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dc.contributor.advisorNandy, M-
dc.contributor.advisorSaberi, M-
dc.contributor.authorFadhul, Sayed Mahdi-
dc.descriptionThis thesis was submitted for the award of Doctor of Philosophy and was awarded by Brunel University Londonen_US
dc.description.abstractGlobalisation has always been researchers’ main concern and interest over a long period of the time. One effect of globalisation is that the composition of project teams had become increasingly diverse. The differing national cultural backgrounds of members increases the complexity of team composition, which regulates the success of the project performance. Research has shown that diverse teams outperform homogenous ones. Other studies have investigated the impact of national culture on projects. But our knowledge of how effectively companies can manage a complex, multicultural team project is inadequate and limited. Furthermore, theoretical and empirical studies concerning how the national cultural diversity of teams can impact project performance are limited. Most of the studies are qualitative, either focusing on one country or discussing one aspect of culture, and mainly considering team performance. To fill this gap, this study investigates the national cultural factors that influence multicultural project teams and determine the cultural dimensions that impact on project performance. In particular, it examines the influence of five national culture dimensions developed by Hofstede on multicultural team complexity variables including integration, communication, trust and knowledge-sharing, and to recognise how these factors are related to project performance. The territory chosen for this study was the Gulf Cooperation Council (GCC) countries, as all of these nations rely intensely upon an expat workforce because of the lack of both skilled and unskilled manpower in the local market. A survey instrument was extracted and developed from previously validated questionnaire scales. Pilot testing was conducted to ensure the scales, format and contents of the survey instrument were appropriate. A range of project team members were targeted, and 329 valid questionnaires were returned. The data obtained was analysed by using two widely used statistical software tools, SPSS and AMOS. The data analysis steps included reliability (Cronbach’s alpha) and validity (Confirmatory Factor) analysis. Structural Equation Modelling (SEM) was used to test the entire model. By using SEM, it was possible to test the parsimonious nature of the model, identify the model, determine whether it makes theoretical sense, and examine its fit to the data. The relationship between national culture, team performance and project performance was analysed using path analysis as part of the SEM. The research outcome showed that national culture has a significant impact on the team performance, especially on integration, communication, trust and knowledge sharing, which will also moderate the relationship between national culture and project performance. The finding of this research study confirmed that there is a relationship between national cultural differences and project success. Understanding the cultural differences among team members, who are from different national cultural backgrounds, is an essential aspect of managing projects successfully. Moreover, mismanaging or ignoring cultural differences of the team members may lead to project failures. Furthermore, the outcomes have obviously shown that the optimal project performance is accomplished when the entire project team is thoroughly integrated and incorporated with the project purpose. This study contributes to the literature by delivering a deeper understanding of the cultural issues that influence the performance of multicultural project teams in GCC countries. In addition, it provides greater insight into national culture within projects context, in particular providing empirical evidence that different nationalities have different cultural orientations and that these different cultural orientations are associated with different levels of performance. In practice, the findings will assist project directors and managers in similar countries to further recognise the role of national culture in the context of enhancing project performance. In particular, project directors and managers can undertake an assessment of their teams’ national cultural background and based on that, forecast the probable team and project performance. Where necessary, action can be taken to manage or even change the cultural orientation in terms of the attitudes and behaviours of project teams. This research expressed the views of professionals who work in a multicultural environment on the extent to which national cultural dimensions may affect the outcome of a project.en_US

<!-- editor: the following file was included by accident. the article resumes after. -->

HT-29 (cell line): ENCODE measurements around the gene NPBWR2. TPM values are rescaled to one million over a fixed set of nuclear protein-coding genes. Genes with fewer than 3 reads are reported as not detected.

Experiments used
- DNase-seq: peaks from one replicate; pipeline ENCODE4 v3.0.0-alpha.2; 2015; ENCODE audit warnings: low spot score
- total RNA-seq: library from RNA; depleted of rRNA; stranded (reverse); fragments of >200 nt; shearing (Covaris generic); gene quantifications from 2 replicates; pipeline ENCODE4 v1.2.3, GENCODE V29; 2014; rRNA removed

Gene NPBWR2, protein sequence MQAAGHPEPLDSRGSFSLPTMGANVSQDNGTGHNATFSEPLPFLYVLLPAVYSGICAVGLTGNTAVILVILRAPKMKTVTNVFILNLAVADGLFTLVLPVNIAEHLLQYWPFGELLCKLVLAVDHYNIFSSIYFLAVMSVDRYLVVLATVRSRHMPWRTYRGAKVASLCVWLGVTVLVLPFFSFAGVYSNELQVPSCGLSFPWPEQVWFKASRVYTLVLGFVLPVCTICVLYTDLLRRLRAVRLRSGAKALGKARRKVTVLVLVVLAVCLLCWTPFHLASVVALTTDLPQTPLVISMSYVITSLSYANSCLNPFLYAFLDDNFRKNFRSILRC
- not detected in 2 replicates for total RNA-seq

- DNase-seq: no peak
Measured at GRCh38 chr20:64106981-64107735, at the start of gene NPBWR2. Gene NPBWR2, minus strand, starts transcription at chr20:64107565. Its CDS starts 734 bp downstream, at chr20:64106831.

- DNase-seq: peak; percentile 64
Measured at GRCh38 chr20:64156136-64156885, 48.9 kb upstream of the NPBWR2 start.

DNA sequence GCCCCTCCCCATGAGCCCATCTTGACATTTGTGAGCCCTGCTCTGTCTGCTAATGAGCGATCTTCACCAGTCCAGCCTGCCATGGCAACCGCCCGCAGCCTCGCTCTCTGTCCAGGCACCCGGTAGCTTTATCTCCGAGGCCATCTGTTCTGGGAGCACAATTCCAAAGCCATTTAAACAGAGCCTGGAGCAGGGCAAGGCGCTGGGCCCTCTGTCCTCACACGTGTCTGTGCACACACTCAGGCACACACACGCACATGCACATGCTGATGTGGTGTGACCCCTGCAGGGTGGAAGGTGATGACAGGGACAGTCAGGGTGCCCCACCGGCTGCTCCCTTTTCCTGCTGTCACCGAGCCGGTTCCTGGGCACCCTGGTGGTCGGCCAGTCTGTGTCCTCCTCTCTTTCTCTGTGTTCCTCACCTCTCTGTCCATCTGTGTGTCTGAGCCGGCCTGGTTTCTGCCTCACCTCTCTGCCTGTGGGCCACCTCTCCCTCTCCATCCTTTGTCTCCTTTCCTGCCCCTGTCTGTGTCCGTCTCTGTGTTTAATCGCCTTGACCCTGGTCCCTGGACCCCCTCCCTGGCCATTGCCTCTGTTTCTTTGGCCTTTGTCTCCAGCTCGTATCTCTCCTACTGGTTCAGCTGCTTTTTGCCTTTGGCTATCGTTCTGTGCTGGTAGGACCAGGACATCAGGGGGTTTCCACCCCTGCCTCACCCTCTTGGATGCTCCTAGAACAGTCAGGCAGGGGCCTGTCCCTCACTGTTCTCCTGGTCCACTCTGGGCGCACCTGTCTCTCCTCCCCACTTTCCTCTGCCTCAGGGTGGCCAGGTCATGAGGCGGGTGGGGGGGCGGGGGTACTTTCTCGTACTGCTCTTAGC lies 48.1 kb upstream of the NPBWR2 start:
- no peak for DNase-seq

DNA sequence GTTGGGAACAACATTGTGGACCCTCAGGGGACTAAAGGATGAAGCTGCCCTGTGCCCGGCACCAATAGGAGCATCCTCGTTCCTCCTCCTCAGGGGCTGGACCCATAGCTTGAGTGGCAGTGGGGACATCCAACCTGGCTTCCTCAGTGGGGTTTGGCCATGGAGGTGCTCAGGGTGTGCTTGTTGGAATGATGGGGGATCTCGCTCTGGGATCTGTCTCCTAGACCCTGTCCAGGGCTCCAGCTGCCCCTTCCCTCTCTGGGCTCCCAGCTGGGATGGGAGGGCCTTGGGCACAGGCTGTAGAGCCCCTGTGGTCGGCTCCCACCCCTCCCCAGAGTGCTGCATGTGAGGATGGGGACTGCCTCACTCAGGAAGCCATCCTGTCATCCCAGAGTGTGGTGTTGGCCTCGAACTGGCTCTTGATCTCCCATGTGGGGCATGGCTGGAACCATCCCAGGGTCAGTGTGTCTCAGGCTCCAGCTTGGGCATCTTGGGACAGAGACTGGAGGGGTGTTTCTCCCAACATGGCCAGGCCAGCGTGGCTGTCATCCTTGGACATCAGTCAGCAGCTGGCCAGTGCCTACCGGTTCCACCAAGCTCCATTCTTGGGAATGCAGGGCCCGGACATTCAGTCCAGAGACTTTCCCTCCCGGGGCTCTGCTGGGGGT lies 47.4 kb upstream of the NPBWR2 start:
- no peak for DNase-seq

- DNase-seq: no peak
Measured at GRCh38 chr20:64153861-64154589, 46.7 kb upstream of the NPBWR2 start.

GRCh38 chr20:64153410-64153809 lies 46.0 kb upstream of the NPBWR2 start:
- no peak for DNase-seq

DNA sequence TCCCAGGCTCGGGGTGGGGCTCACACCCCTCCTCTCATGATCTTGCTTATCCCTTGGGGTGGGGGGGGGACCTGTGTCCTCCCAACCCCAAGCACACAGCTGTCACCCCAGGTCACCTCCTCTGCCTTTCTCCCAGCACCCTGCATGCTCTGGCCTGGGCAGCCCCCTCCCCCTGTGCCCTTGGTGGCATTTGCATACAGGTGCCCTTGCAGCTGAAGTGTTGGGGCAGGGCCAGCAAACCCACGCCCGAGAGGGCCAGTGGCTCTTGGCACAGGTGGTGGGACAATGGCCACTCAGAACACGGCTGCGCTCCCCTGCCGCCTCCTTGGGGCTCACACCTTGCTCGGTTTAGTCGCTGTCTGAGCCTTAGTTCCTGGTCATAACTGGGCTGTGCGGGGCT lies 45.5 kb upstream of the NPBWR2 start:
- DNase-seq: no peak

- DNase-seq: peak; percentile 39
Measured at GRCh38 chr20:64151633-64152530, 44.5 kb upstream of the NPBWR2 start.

dc.publisherBrunel University Londonen_US
dc.subjectProject managementen_US
dc.subjectNational cultureen_US
dc.titleRelationship between multicultural teams and project performance: evidence from GCCen_US
dc.title.alternativeRelationship between multicultural teams and project performanceen_US
Appears in Collections:Business and Management
Brunel Business School Theses

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